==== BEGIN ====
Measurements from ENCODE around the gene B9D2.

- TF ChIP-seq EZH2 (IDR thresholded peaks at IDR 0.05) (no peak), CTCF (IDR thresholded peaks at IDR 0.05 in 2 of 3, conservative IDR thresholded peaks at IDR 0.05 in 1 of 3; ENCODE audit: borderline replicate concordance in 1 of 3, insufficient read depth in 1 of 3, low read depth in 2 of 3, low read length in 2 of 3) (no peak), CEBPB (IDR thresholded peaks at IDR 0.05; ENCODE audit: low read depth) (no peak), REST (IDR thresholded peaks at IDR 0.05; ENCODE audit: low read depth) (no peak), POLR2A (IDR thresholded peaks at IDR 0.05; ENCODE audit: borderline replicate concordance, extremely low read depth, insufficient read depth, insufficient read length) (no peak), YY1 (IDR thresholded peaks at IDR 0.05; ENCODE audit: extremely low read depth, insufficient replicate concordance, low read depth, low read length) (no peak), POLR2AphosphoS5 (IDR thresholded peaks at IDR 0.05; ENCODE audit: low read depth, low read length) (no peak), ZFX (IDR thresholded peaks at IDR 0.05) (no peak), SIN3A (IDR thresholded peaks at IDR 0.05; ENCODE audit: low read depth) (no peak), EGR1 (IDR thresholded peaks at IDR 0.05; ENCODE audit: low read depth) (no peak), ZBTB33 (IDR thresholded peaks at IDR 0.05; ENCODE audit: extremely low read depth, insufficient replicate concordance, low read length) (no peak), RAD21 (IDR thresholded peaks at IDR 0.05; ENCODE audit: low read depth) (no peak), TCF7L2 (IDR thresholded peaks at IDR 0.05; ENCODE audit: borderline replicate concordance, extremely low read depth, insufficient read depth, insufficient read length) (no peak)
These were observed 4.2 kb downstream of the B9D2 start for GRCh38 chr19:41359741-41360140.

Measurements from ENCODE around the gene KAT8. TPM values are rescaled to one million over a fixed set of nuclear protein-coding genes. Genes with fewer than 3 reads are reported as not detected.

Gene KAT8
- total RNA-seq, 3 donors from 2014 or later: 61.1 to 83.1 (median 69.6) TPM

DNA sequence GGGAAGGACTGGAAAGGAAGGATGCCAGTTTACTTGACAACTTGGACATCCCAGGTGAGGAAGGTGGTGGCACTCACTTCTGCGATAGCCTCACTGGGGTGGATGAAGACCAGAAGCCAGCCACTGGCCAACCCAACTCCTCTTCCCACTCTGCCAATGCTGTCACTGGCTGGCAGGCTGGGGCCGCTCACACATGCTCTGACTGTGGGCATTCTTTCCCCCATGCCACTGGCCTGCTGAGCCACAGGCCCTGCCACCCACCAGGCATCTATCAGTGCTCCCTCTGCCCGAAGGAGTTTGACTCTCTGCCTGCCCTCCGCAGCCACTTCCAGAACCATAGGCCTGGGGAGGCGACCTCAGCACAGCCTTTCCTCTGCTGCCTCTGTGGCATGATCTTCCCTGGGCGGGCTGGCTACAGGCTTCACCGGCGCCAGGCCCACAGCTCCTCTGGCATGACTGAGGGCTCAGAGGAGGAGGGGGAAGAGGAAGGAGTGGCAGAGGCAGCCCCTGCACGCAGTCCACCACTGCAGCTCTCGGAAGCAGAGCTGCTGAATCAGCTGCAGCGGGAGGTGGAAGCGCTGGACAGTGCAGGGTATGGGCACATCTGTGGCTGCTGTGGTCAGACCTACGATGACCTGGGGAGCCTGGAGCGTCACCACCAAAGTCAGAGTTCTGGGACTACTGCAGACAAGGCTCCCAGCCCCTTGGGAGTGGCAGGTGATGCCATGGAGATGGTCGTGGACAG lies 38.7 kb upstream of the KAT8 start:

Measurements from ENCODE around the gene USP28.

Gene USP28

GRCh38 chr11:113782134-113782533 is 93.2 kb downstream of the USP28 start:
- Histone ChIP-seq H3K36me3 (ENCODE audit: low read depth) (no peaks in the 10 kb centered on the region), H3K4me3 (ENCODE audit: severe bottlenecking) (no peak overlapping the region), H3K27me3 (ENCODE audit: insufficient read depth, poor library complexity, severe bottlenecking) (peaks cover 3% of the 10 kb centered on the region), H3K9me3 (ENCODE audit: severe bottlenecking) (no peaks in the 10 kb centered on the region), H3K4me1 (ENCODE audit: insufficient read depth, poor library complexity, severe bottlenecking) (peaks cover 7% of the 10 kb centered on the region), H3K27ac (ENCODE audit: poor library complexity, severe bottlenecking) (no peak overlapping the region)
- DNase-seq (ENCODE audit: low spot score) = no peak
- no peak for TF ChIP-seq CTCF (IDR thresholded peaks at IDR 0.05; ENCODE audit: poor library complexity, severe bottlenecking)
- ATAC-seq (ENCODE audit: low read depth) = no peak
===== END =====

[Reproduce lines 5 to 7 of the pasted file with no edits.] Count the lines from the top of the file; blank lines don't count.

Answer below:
Gene KAT8
- total RNA-seq, 3 donors from 2014 or later: 61.1 to 83.1 (median 69.6) TPM

DNA sequence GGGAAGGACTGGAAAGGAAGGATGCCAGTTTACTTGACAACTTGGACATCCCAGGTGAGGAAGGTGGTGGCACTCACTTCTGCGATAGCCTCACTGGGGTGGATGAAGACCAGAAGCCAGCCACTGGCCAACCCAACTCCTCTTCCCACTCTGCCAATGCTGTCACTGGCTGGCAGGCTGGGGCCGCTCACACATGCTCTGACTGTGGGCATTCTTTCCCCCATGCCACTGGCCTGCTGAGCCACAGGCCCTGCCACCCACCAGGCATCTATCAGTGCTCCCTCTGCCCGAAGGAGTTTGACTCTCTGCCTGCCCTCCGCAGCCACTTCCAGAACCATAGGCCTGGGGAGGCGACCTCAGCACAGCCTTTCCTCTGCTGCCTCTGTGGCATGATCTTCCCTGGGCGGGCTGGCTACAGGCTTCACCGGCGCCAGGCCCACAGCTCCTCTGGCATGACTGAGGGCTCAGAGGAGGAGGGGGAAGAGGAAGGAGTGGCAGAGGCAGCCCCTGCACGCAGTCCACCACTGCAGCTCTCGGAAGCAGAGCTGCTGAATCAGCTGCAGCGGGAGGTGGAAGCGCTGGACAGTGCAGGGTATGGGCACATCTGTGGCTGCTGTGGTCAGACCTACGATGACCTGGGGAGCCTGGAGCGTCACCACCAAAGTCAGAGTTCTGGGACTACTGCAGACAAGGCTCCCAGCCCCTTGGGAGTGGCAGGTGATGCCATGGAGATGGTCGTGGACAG lies 38.7 kb upstream of the KAT8 start: